Burns' beanie poll concludes Siddle's headgear was "average bants"

Peter Siddle protects himself against the cold Getty Images

Beanies have become part of a county cricketer's standard issue training kit but Surrey's new captain Rory Burns decided to run a Twitter poll on whether they should be worn in first-class cricket after Essex's shivering Australian Peter Siddle bowled in one during the championship match against Hampshire at the Ageas Bowl.

"People's thoughts on wearing beanies in a first-class fixture," asked Burns who then gave his followers the option of voting for Yer All For It or Average Bant.

The Average Bants have it, polling two-thirds of the vote.

Responses to Burns' tweet included suggestions that only an Australian overseas player would imagine he could get away with it. If the Aussies think the ball-tampering was bad enough, wait until the outcry about beanie hats reaches full volume.


Wasim Khan, the latest man to be given the unenviable task of trying to produce a coherent County Championship structure, has promised to consult with county supporters before making any changes to the competition.

Khan, the Leicestershire chief executive and former Warwickshire, Sussex and Derbyshire batsman, has been appointed chairman of an 11-strong working party which includes representatives from the ECB, PCA and three county directors of cricket.

Scrutiny of the two-division championship and replacing it with a conference system, and the current banishing of the Championship to the start and end of the season, are among the issues the group will consider before reporting to the ECB cricket committee in the autumn.

"We are not going to have all the answers in that room. We are going to canvass a lot of different opinions in between our meetings," Khan said.

"County members, supporters and the media need to have a say. A lot of them are very knowledgeable, they watch a lot of county cricket and we need to listen to their views.

"We have to find a way of doing it in a co-ordinated fashion, how we disseminate the information we get, and draw out the critical themes.

"There will be people who will be unhappy with wherever we get to, there are others who think it will be a step forward, but that's the nature of doing this type of piece of work.

"As chair of this group I understand that. But we will try to go wider than this group. It's not just going to be representative of the 11 views in that room."


Steve Rhodes may have been sacked as Worcestershire's director of cricket during the winter but the former England wicketkeeper continues to support his adopted county.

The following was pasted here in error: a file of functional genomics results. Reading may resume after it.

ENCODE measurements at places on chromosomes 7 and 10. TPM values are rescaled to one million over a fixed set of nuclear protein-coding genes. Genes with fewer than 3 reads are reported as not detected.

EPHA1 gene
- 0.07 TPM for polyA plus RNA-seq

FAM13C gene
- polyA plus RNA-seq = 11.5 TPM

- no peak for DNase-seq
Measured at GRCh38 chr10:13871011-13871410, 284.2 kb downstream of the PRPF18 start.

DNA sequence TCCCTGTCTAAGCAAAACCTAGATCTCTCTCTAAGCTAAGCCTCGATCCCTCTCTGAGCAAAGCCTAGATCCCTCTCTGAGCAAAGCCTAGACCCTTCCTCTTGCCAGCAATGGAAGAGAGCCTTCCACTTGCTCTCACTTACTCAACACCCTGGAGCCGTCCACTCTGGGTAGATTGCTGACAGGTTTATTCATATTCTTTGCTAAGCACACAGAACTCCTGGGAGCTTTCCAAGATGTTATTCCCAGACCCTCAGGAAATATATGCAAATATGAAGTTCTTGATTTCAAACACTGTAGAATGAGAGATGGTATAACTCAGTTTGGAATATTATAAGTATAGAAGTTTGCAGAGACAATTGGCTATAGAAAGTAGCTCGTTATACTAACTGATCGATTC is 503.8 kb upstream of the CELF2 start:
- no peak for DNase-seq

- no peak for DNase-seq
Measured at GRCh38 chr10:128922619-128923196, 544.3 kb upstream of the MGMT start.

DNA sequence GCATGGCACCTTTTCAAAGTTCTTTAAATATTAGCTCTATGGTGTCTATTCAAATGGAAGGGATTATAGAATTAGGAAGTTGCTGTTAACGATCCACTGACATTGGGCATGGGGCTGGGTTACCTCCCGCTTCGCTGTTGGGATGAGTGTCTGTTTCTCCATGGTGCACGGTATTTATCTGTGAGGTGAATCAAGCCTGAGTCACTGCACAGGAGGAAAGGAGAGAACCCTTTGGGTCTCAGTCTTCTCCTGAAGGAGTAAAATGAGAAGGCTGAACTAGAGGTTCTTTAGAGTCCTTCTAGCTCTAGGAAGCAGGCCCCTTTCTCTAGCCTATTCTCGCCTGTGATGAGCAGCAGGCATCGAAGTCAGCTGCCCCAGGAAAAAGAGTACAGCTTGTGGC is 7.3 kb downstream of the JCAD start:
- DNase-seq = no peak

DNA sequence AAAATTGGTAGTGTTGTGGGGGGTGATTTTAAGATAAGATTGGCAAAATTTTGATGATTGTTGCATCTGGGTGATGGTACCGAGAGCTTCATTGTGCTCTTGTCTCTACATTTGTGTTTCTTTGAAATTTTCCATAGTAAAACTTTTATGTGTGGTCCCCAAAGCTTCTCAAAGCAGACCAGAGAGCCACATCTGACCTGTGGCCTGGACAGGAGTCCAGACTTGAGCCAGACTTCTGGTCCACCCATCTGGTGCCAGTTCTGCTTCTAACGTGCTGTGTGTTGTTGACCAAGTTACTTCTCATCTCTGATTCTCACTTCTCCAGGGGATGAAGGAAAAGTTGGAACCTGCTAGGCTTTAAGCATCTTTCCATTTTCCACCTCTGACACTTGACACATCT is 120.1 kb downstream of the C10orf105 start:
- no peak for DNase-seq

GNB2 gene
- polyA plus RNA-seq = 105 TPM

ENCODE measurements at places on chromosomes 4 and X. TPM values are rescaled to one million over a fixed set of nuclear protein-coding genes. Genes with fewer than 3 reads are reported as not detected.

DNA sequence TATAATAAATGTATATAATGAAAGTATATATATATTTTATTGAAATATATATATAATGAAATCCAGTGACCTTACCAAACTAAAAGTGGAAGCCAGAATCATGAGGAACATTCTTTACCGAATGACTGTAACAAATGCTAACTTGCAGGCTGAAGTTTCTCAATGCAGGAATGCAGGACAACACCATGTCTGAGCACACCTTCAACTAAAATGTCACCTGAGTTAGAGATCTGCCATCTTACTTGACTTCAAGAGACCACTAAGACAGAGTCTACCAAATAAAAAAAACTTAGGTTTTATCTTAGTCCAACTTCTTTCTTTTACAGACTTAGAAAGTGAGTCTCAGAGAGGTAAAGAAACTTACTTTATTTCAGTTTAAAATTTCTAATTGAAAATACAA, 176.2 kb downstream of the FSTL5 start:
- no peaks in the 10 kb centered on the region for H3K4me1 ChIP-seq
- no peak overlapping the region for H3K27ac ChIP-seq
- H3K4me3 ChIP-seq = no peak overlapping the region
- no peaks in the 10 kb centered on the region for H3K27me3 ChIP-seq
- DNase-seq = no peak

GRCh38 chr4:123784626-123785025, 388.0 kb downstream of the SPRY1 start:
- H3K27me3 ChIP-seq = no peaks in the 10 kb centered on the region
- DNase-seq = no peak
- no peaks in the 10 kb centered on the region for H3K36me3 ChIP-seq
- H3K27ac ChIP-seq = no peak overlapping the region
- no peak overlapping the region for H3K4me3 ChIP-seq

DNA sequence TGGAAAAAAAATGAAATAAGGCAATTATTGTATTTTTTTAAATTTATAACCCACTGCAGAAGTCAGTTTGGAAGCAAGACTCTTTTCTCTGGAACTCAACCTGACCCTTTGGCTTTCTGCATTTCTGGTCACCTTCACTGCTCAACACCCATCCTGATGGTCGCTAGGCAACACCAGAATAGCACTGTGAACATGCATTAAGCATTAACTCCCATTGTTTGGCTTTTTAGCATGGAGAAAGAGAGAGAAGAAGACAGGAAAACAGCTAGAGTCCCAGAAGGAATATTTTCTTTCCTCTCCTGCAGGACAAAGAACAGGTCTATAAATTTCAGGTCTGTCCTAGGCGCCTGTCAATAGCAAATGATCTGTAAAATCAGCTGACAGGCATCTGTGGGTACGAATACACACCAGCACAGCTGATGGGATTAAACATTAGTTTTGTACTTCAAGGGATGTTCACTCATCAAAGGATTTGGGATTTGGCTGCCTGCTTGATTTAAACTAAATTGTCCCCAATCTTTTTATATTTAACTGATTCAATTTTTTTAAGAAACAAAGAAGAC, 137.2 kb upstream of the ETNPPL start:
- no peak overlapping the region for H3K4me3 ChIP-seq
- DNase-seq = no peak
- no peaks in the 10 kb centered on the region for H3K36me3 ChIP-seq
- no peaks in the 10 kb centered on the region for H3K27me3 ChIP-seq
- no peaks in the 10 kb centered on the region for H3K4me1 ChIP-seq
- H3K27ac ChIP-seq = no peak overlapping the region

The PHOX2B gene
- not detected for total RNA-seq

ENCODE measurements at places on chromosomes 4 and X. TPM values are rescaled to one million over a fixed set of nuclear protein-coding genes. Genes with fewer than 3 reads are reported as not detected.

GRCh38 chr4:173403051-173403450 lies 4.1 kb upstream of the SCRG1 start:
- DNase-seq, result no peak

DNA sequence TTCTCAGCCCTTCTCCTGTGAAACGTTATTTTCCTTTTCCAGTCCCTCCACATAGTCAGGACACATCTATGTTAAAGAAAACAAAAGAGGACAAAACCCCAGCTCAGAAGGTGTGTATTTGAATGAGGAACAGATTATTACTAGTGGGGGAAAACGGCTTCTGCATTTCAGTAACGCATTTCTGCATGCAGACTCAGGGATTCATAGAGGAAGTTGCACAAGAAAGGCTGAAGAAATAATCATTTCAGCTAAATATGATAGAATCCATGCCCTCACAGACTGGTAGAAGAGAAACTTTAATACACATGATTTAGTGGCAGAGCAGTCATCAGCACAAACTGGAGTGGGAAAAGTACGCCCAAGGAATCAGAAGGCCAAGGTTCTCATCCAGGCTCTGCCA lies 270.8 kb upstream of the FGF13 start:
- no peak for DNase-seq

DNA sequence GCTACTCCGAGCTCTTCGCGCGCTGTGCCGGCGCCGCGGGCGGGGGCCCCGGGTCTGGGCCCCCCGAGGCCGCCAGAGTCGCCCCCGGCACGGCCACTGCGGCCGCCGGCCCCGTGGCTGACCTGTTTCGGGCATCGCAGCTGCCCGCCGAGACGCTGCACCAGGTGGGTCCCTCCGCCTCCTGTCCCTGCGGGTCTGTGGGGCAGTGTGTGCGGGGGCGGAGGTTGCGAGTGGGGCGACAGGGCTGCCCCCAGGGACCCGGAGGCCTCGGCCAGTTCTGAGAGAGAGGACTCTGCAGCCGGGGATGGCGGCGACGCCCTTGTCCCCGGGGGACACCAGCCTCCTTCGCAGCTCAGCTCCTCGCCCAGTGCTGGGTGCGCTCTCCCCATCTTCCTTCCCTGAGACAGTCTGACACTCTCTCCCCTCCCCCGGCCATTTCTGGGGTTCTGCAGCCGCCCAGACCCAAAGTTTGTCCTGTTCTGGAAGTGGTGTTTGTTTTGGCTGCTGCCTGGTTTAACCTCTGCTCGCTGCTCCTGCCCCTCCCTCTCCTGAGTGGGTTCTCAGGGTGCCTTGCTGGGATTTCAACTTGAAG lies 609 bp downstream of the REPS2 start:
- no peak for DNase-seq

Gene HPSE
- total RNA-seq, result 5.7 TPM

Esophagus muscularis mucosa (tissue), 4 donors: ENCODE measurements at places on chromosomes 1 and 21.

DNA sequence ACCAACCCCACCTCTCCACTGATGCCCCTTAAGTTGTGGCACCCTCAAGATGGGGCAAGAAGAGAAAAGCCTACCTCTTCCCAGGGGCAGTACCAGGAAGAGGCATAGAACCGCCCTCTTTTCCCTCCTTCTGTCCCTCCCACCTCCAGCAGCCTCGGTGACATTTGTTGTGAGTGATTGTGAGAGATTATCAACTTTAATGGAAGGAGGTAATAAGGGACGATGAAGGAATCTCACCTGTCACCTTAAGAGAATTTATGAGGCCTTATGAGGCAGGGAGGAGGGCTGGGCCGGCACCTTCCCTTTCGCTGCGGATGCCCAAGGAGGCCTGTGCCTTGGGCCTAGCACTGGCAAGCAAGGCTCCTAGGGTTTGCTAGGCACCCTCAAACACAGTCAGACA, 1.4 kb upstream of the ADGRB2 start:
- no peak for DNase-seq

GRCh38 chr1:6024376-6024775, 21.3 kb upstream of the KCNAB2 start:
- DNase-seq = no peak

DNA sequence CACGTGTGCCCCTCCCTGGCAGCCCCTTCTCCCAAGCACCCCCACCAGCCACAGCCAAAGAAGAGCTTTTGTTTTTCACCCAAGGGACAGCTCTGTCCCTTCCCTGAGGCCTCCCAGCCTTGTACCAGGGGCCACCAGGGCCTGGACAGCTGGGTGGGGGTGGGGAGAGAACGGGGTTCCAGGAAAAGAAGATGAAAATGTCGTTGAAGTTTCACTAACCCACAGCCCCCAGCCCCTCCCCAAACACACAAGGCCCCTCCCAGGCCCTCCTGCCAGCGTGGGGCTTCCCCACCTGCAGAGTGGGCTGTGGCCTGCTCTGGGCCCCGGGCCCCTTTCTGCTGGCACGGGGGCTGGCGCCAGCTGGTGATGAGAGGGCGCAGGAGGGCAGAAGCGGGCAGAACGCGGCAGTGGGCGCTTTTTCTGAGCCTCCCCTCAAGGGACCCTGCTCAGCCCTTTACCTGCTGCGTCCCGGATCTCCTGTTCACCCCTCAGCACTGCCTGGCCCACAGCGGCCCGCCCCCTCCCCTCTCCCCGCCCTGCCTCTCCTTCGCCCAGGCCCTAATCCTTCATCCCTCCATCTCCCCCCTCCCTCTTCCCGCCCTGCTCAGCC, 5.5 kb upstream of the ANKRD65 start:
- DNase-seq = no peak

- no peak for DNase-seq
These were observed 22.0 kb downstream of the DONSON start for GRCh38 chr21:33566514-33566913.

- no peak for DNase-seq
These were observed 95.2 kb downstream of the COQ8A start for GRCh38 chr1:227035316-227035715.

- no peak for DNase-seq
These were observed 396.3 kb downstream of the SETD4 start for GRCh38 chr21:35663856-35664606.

Rhodes attended both of Worcestershire's County Championship matches at Southampton and Taunton to watch his son George play for the county and he was at New Road on Friday for what should have been the opening day against Nottinghamshire.

Rhodes was dismissed in December after a 33-year involvement with Worcestershire as player and coach for not informing the board that all-rounder Alex Hepburn was being investigated by police for an alleged rape offence.

Hepburn, who was charged in November, remains suspended on full pay but is not expected to play any cricket this summer. His trial has been listed for January.


England cricketer sleeps with bishop and politician sounds like a lurid tabloid headline but it happened last week and it was all for a good cause.

The cricketer is Ashley Giles, now Warwickshire sports director, the bishop the Right Reverend David Urquhart, who heads the Birmingham diocese, and the politician Shabana Mahmood, Labour MP for Ladywood, who were among 70 volunteers who spent a night sleeping rough at Edgbaston.

It was the second time Giles had taken part in the sleep-out which has so far raised more than £20,000 for two Birmingham homeless charities, St Basils and Winter Night Shelter.

"It was colder than last year and I didn't get much sleep. But it was only for one night and we were in a stadium with security staff," Giles said.

"There are lots of people out there who are sleeping rough night after night under bridges and in other places where they are vulnerable.

"We doubled the number of volunteers this year and we have raised awareness of the issue of homelessness and a decent amount of money."


Tom Abell must feel he has come through the greatest test of his life as he skippers a Somerset side that has made a winning start to the Championship season.

There were times last year that his elevation to the role of Somerset's Championship skipper looked a cruel imposition as his form dwindled so badly he was dropped and Somerset's relegation looked an odds-on bet. But Abell returned and Somerset clung to their Division One status with victory in their final game. After a winter's reflection, he has begun 2018 with runs and wickets and two successive victories have left Somerset second in the table.

He does not have to look too far these days to read that he is "an impressive young man" and his experience of some though times should leave him better prepared to handle the praise.


Tony 'Corporal' Kingston, Northamptonshire's scorer is celebrating 40 years with the county.

Kingston, an inveterate tea drinker who boasts the largest tea cup in first-class cricket, is the longest-serving county scorer and a popular figure on the circuit because of his impish sense of humour.

He acquired his nickname at a meeting of county scorers with Simon Pack, then the ECB's international teams' director, who introduced himself to the gathering as Major-General Simon Pack, Royal Marines.

"Corporal Kingston, RASC," said Kingston when he addressed Pack. "What does that stand for Kingo?" asked another scorer. "Run Away Somebody's Coming," replied Kingston.

Kingston, who first watched cricket at Wantage Road in 1948, began his long association with Northamptonshire as umpire for the county colts side and has been their first team scorer since 1990.